Surgical intervention for severe head injury: ethical considerations when performing life-saving but non-restorative surgery
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The aim of this study was to compare the predicted outcome with observed outcome in those patients who have had a unilateral decompressive craniectomy following evacuation of an intracranial mass lesion and to consider some of the ethical issues that need to be addressed when performing life-saving but non-restorative surgery.
By using the web-based outcome prediction model developed by the CRASH trial collaborators predicted and observed outcomes were compared for those patients who had had a unilateral decompression after evacuation of a mass lesion in the two major neurotrauma hospitals in Western Australia between 2004 and 2008. Three cases were selected with differing outcome predictions.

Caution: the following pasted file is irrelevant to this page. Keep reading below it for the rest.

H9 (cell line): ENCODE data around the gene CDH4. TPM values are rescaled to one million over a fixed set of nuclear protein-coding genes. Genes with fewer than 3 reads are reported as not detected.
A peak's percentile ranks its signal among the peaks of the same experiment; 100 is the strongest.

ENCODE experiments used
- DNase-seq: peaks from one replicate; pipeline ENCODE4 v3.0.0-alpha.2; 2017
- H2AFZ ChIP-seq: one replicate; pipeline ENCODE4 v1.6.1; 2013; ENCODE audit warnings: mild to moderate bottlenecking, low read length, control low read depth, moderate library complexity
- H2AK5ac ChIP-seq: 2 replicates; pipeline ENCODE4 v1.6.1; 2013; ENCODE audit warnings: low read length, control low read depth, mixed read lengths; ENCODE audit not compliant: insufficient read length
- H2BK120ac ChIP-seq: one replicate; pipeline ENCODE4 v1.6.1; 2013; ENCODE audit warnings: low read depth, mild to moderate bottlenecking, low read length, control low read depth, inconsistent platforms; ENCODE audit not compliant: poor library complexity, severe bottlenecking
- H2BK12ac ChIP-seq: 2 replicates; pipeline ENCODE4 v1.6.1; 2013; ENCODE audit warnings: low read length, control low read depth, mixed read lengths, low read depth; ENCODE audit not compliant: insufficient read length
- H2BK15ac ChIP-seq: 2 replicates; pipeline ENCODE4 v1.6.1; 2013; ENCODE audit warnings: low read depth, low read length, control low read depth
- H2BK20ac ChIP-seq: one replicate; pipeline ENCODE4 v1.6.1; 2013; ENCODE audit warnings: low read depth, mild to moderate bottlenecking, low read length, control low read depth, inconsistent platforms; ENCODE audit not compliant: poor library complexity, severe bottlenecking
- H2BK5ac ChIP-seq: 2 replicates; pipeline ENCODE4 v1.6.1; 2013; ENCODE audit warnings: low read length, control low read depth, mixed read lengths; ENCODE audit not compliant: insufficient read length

For the three selected cases the predicted risk of an unfavourable outcome at 6 months was 65.8%, 78.9% and 91.3%, respectively. For the 11 patients in this cohort with an outcome prediction between 61% and 70%, the observed outcome at 18 months (GOS) was: 5 had a good outcome, 4 were moderately disabled, and 3 were severely disabled. For the ten patients with an outcome prediction between 90–100%, observed outcome confirmed: one patient was moderately disabled, four patients were severely disabled, one patient was in a permanent vegetative state, and four patients had died.
As the index of injury severity (as adjudged by the CRASH outcome prediction model) increases, clinical decision making and discussion with surrogates must reflect the evidence provided by observed outcome, prior to life-saving but potentially non-restorative decompressive surgery.